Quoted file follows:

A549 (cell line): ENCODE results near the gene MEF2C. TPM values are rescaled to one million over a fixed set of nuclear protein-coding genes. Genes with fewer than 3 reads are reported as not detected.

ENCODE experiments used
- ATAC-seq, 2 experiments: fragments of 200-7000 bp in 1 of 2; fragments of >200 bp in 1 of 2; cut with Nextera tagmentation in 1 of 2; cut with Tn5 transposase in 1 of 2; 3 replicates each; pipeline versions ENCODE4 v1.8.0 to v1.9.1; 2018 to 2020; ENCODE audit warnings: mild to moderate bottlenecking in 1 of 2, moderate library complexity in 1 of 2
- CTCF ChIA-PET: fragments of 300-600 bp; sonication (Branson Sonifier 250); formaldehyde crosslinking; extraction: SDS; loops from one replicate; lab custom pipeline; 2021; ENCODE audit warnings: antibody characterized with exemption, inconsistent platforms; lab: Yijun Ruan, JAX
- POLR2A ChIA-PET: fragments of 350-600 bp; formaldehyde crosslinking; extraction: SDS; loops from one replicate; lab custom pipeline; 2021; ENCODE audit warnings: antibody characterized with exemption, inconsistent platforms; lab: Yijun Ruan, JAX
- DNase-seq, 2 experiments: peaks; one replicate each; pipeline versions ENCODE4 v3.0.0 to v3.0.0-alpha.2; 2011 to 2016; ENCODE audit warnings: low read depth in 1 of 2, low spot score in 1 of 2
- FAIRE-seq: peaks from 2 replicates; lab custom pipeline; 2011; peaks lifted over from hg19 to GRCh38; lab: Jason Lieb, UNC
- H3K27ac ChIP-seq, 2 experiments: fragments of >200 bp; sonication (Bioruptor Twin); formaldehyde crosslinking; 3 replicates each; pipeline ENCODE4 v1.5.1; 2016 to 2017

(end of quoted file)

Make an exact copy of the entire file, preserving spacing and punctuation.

A549 (cell line): ENCODE results near the gene MEF2C. TPM values are rescaled to one million over a fixed set of nuclear protein-coding genes. Genes with fewer than 3 reads are reported as not detected.

ENCODE experiments used
- ATAC-seq, 2 experiments: fragments of 200-7000 bp in 1 of 2; fragments of >200 bp in 1 of 2; cut with Nextera tagmentation in 1 of 2; cut with Tn5 transposase in 1 of 2; 3 replicates each; pipeline versions ENCODE4 v1.8.0 to v1.9.1; 2018 to 2020; ENCODE audit warnings: mild to moderate bottlenecking in 1 of 2, moderate library complexity in 1 of 2
- CTCF ChIA-PET: fragments of 300-600 bp; sonication (Branson Sonifier 250); formaldehyde crosslinking; extraction: SDS; loops from one replicate; lab custom pipeline; 2021; ENCODE audit warnings: antibody characterized with exemption, inconsistent platforms; lab: Yijun Ruan, JAX
- POLR2A ChIA-PET: fragments of 350-600 bp; formaldehyde crosslinking; extraction: SDS; loops from one replicate; lab custom pipeline; 2021; ENCODE audit warnings: antibody characterized with exemption, inconsistent platforms; lab: Yijun Ruan, JAX
- DNase-seq, 2 experiments: peaks; one replicate each; pipeline versions ENCODE4 v3.0.0 to v3.0.0-alpha.2; 2011 to 2016; ENCODE audit warnings: low read depth in 1 of 2, low spot score in 1 of 2
- FAIRE-seq: peaks from 2 replicates; lab custom pipeline; 2011; peaks lifted over from hg19 to GRCh38; lab: Jason Lieb, UNC
- H3K27ac ChIP-seq, 2 experiments: fragments of >200 bp; sonication (Bioruptor Twin); formaldehyde crosslinking; 3 replicates each; pipeline ENCODE4 v1.5.1; 2016 to 2017